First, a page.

As scary as Asian carp are, the prospect of shutting down the link between Lake Michigan and the Mississippi River watershed is even more scary.
That would cause an estimated $1.9 billion hit to Northwest Indiana's economy. But there are many who want to sever the connection between the Mississippi River and the Great Lakes anyway.
U.S. Rep Candice Miller, R-Mich., has introduced a bill that would authorize the U.S. Army Corps of Engineers to construct barriers separating the two systems.
That would devastate the shipping industry. About $1.9 billion of the Port of Indiana's $14 billion economic impact each year is derived from goods shipped through the Chicago River, according to a 2010 study.
And setting up a physical barrier would take years to complete, by which time the project could become obsolete. The Asian carp could have spread to Lake Michigan by then anyway.
"The Great Lakes region must address the dangers posed by Asian carp migration, but not in a way that devastates Northwest Indiana's economy," said U.S. Sen. Dan Coats, R-Ind.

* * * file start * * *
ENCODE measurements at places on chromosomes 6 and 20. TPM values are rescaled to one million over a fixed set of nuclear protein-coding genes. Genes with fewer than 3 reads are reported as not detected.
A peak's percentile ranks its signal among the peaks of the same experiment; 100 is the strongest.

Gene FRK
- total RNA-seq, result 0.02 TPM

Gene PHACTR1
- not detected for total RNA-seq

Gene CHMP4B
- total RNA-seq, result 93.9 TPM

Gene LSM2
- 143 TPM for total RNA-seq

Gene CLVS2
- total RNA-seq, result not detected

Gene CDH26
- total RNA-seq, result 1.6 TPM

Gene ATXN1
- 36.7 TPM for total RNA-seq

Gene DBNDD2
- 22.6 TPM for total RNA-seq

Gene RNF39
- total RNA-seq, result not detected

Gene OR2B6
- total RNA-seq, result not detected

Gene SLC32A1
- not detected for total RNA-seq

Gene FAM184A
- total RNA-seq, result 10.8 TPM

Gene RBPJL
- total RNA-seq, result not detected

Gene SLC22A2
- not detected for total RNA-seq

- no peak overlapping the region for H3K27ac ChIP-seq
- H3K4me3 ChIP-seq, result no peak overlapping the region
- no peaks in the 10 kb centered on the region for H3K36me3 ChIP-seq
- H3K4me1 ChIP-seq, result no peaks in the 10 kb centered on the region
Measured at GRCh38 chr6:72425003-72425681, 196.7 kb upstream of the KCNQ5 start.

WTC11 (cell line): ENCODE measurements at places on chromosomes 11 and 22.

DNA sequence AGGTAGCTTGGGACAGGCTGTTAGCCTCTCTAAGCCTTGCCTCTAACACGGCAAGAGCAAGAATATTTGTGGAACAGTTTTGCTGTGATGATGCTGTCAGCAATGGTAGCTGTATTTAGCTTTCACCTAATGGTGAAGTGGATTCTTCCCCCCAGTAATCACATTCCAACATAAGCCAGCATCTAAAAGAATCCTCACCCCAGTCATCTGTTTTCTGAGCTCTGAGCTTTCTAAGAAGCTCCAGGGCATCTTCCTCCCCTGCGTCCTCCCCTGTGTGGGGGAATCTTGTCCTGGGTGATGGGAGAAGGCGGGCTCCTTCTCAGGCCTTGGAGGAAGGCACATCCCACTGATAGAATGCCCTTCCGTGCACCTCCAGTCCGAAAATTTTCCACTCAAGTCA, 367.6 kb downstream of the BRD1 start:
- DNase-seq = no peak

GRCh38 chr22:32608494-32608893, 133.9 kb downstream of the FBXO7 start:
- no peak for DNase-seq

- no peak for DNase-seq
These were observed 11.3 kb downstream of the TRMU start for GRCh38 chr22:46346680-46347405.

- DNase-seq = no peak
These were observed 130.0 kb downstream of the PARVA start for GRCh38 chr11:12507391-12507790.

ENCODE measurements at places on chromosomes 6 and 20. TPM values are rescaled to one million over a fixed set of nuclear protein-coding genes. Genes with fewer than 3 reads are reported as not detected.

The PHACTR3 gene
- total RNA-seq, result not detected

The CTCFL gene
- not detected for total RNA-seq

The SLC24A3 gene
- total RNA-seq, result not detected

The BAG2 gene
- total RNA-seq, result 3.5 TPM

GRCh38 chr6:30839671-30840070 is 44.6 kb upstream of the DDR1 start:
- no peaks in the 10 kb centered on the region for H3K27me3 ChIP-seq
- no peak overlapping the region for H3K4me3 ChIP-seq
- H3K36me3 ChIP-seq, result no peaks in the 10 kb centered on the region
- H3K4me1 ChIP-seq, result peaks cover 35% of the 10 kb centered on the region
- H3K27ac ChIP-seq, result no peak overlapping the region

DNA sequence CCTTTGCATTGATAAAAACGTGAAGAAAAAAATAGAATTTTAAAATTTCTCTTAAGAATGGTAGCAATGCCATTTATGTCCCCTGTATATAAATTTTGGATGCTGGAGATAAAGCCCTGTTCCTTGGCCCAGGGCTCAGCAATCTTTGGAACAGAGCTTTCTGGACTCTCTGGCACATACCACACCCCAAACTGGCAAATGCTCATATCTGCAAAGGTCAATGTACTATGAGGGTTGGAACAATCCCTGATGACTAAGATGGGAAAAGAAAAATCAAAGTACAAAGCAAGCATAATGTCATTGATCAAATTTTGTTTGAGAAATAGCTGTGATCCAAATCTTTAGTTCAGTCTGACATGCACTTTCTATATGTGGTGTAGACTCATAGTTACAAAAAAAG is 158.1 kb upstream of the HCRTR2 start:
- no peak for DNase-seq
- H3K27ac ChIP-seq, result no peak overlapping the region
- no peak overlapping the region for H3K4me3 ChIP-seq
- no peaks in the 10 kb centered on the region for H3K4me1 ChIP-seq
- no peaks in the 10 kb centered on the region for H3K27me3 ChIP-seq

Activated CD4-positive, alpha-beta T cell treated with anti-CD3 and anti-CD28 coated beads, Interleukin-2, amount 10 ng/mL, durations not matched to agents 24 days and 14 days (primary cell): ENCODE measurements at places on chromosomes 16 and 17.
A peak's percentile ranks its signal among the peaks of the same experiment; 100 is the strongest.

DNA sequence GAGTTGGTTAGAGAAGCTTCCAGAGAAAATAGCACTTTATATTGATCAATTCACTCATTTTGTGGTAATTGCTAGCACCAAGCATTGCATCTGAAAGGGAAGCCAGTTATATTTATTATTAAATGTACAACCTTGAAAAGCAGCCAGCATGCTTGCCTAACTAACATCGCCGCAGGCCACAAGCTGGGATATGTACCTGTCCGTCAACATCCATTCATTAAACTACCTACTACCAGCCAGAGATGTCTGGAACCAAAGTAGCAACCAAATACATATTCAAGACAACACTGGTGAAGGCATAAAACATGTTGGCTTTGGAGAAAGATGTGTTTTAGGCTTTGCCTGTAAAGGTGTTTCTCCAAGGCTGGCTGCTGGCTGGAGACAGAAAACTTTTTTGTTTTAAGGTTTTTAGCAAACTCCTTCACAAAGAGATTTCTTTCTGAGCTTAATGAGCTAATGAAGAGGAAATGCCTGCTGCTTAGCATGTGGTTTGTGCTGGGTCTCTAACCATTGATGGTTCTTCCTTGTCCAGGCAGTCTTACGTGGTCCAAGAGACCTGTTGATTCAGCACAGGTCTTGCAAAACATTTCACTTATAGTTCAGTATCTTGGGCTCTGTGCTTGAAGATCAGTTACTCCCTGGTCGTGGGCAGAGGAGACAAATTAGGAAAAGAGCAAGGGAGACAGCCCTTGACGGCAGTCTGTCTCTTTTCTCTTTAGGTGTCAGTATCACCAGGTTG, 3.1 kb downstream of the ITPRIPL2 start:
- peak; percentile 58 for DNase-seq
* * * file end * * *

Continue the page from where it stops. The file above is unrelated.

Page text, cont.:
Coats is sensitive to the region's business needs. "Separating the Mississippi River from Lake Michigan is a costly, unreasonable solution that will jeopardize Hoosier commerce and jobs," he said.
Kay Nelson, director of environmental affairs for the Northwest Indiana Forum, noted other potential ill effects of severing the Chicago Area Waterway System, including flooding and pollution from combined sewer overflows and sediments.
Indiana Attorney General Greg Zoeller wants the federal government to offer grants to address streams like the Wabash River that Asian carp have already invaded.
That's a reasonable idea, too.
There are other means to kill specific species or to herd them to areas where commercial fishermen could harvest them in large numbers.
Use these or other means to control these species, but avoid separating the Mississippi and Lake Michigan.
Don't kill commerce in the name of killing the invasion of the Great Lakes.